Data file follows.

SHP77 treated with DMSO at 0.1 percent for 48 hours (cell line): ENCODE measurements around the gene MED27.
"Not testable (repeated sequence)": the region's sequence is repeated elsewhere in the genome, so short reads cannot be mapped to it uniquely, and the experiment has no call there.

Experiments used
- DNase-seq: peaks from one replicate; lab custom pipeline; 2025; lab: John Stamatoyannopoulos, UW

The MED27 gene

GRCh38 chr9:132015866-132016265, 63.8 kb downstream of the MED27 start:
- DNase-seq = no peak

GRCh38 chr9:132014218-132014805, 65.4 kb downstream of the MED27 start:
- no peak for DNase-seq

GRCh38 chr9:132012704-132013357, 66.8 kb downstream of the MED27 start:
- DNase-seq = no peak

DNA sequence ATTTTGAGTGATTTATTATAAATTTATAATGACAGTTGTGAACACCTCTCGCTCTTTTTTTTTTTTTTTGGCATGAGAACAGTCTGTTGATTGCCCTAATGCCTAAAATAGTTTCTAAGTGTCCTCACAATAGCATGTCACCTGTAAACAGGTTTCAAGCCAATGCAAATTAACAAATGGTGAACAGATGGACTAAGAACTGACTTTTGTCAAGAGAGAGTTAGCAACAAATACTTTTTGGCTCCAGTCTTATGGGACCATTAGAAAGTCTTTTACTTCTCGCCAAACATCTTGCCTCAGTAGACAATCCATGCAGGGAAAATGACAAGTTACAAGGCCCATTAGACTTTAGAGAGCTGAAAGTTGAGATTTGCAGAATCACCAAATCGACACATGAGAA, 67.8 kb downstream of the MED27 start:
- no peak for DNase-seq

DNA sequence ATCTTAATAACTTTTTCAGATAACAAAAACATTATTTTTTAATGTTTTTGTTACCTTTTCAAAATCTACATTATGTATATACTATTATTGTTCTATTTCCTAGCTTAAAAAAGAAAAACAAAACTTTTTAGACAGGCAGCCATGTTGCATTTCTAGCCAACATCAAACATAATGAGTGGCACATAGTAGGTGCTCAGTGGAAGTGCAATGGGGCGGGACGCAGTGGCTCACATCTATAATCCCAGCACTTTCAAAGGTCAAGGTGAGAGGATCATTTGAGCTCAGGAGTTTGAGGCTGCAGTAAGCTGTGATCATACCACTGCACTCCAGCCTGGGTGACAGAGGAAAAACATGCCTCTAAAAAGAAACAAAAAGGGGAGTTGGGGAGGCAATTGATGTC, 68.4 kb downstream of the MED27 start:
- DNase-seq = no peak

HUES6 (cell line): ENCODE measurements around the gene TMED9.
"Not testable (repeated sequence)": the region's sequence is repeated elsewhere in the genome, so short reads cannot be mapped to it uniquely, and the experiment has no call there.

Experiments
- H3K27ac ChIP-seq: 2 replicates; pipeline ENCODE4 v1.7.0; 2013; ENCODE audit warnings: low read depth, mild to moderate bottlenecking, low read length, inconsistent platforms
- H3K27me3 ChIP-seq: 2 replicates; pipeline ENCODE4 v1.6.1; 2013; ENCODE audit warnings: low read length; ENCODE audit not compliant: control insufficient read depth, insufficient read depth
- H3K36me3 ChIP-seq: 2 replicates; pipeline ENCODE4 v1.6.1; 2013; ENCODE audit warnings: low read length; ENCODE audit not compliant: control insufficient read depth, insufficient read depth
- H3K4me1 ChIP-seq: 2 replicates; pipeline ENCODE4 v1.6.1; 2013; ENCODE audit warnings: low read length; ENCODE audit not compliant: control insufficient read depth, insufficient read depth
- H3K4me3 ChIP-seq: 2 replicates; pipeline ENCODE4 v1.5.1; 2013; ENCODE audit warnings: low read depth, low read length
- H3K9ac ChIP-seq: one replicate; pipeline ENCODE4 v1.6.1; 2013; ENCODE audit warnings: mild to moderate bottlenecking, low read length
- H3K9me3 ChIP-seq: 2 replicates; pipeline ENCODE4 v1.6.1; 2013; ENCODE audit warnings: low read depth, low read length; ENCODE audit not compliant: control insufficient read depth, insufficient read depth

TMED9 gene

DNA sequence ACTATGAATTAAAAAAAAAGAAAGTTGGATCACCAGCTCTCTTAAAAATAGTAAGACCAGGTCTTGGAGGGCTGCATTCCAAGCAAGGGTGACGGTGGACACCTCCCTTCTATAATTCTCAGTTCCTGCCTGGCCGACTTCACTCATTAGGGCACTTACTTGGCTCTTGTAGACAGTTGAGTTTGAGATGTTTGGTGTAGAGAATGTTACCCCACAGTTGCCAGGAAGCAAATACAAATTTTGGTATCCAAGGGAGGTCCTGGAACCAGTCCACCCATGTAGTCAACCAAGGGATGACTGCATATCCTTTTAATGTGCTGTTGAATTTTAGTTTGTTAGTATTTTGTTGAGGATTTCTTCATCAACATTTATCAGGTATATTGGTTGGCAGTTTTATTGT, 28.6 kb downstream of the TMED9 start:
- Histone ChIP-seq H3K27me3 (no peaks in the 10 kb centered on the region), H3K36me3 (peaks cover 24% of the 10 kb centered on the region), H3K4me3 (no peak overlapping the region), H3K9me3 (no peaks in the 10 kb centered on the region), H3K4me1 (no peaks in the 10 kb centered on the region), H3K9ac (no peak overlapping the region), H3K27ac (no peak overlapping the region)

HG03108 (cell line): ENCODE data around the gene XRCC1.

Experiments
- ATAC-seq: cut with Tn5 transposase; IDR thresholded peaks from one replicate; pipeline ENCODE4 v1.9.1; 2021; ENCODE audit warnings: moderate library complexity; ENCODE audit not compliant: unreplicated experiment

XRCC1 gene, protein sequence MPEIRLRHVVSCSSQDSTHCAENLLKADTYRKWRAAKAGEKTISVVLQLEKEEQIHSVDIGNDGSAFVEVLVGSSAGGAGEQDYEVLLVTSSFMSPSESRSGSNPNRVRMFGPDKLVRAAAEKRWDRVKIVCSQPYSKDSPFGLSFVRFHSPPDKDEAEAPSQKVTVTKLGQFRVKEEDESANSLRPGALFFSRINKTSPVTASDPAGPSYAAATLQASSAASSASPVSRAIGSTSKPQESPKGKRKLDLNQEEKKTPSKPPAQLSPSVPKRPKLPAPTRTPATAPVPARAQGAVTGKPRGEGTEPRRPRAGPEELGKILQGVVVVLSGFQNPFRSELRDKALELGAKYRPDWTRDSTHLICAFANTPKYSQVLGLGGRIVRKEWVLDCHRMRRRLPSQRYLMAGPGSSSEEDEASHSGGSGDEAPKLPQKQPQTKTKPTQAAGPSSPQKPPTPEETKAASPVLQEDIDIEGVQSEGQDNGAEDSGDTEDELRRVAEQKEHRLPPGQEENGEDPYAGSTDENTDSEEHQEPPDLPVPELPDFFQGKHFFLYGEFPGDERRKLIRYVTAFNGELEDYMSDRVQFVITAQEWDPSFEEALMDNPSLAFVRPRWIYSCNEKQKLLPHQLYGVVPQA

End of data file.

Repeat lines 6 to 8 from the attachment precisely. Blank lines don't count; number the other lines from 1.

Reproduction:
GRCh38 chr9:132015866-132016265, 63.8 kb downstream of the MED27 start:
- DNase-seq = no peak

GRCh38 chr9:132014218-132014805, 65.4 kb downstream of the MED27 start: